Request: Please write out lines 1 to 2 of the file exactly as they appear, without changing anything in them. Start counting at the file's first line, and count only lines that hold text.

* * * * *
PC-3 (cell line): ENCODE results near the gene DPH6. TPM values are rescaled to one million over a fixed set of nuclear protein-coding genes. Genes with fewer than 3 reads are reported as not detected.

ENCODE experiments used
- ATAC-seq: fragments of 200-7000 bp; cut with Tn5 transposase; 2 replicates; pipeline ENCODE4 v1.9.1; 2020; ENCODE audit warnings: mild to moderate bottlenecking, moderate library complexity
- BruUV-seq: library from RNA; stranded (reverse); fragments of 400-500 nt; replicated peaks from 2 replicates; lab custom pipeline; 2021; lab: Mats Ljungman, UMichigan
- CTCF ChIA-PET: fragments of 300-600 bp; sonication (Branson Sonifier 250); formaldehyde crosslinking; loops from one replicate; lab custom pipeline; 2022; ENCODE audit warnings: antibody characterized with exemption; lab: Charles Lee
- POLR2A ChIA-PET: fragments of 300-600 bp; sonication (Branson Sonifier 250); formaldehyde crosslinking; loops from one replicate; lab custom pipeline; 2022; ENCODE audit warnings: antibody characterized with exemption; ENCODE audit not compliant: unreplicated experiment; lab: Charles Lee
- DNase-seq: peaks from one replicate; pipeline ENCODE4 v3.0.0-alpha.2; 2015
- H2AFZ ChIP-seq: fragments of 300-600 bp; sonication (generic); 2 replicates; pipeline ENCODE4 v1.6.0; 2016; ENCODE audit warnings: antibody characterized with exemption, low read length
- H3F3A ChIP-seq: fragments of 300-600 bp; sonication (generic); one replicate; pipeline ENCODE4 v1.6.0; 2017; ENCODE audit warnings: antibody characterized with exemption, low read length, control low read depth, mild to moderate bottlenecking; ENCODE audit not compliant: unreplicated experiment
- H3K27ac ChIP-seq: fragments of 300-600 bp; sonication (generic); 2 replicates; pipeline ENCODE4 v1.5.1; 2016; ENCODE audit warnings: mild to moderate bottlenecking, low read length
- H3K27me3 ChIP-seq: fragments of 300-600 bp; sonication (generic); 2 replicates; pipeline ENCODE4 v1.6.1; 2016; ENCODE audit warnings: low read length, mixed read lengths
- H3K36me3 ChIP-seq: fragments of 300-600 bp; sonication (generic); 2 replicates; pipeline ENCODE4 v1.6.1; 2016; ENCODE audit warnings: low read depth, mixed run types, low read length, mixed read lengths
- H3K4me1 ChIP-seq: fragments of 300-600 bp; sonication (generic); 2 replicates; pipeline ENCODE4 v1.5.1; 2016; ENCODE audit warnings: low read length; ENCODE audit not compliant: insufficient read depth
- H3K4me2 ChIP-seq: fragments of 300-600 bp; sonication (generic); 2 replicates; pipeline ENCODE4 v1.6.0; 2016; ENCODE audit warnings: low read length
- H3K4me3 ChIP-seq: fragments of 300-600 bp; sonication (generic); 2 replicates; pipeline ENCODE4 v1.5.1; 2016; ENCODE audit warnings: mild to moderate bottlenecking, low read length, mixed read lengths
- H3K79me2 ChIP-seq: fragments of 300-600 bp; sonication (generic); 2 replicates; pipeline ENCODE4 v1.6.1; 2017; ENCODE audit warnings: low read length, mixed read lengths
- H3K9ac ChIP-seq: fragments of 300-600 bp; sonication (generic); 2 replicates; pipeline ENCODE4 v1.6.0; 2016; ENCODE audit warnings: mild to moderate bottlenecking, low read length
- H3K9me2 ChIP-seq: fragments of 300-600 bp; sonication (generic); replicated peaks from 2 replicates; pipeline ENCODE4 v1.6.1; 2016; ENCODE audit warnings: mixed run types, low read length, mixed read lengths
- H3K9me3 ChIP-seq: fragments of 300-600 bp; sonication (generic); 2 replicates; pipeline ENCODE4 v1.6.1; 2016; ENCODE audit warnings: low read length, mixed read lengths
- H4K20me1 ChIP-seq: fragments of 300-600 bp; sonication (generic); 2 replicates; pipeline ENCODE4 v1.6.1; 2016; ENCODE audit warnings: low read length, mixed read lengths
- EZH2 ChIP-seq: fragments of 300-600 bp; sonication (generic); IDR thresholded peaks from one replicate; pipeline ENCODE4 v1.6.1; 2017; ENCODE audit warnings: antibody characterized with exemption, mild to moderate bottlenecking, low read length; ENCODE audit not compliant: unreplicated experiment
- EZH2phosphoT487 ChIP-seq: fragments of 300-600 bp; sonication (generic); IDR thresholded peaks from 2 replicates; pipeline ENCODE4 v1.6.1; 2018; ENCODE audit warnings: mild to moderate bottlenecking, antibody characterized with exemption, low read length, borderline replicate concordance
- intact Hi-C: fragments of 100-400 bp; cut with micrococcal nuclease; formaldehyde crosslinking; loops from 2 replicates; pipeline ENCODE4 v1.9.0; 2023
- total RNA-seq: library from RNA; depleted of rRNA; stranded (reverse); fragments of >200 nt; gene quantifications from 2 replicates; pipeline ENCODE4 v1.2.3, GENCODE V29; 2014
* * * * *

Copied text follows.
PC-3 (cell line): ENCODE results near the gene DPH6. TPM values are rescaled to one million over a fixed set of nuclear protein-coding genes. Genes with fewer than 3 reads are reported as not detected.

ENCODE experiments used